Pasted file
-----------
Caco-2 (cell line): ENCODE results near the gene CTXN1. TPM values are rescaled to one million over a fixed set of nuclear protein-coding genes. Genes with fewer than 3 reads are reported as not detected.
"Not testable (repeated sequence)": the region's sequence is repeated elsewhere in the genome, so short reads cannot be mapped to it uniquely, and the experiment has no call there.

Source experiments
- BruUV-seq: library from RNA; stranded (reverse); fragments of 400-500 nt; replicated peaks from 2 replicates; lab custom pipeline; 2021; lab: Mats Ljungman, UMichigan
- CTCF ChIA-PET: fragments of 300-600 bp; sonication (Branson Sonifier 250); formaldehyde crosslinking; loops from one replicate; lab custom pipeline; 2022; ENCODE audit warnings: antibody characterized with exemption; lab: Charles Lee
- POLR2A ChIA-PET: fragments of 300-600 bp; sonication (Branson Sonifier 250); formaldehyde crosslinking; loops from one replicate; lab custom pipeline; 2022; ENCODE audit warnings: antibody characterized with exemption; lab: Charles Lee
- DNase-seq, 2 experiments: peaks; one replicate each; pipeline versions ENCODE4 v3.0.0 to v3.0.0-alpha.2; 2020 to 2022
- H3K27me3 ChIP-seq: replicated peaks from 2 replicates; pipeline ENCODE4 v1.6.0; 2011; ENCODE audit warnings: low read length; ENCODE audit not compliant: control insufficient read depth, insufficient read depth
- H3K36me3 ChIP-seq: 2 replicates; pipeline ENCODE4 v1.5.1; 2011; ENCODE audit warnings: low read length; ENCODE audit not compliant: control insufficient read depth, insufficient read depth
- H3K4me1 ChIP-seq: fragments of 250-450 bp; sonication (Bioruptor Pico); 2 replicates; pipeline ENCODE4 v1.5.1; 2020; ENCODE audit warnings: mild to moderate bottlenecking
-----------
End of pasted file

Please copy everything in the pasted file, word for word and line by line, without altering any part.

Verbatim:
Caco-2 (cell line): ENCODE results near the gene CTXN1. TPM values are rescaled to one million over a fixed set of nuclear protein-coding genes. Genes with fewer than 3 reads are reported as not detected.
"Not testable (repeated sequence)": the region's sequence is repeated elsewhere in the genome, so short reads cannot be mapped to it uniquely, and the experiment has no call there.

Source experiments
- BruUV-seq: library from RNA; stranded (reverse); fragments of 400-500 nt; replicated peaks from 2 replicates; lab custom pipeline; 2021; lab: Mats Ljungman, UMichigan
- CTCF ChIA-PET: fragments of 300-600 bp; sonication (Branson Sonifier 250); formaldehyde crosslinking; loops from one replicate; lab custom pipeline; 2022; ENCODE audit warnings: antibody characterized with exemption; lab: Charles Lee
- POLR2A ChIA-PET: fragments of 300-600 bp; sonication (Branson Sonifier 250); formaldehyde crosslinking; loops from one replicate; lab custom pipeline; 2022; ENCODE audit warnings: antibody characterized with exemption; lab: Charles Lee
- DNase-seq, 2 experiments: peaks; one replicate each; pipeline versions ENCODE4 v3.0.0 to v3.0.0-alpha.2; 2020 to 2022
- H3K27me3 ChIP-seq: replicated peaks from 2 replicates; pipeline ENCODE4 v1.6.0; 2011; ENCODE audit warnings: low read length; ENCODE audit not compliant: control insufficient read depth, insufficient read depth
- H3K36me3 ChIP-seq: 2 replicates; pipeline ENCODE4 v1.5.1; 2011; ENCODE audit warnings: low read length; ENCODE audit not compliant: control insufficient read depth, insufficient read depth
- H3K4me1 ChIP-seq: fragments of 250-450 bp; sonication (Bioruptor Pico); 2 replicates; pipeline ENCODE4 v1.5.1; 2020; ENCODE audit warnings: mild to moderate bottlenecking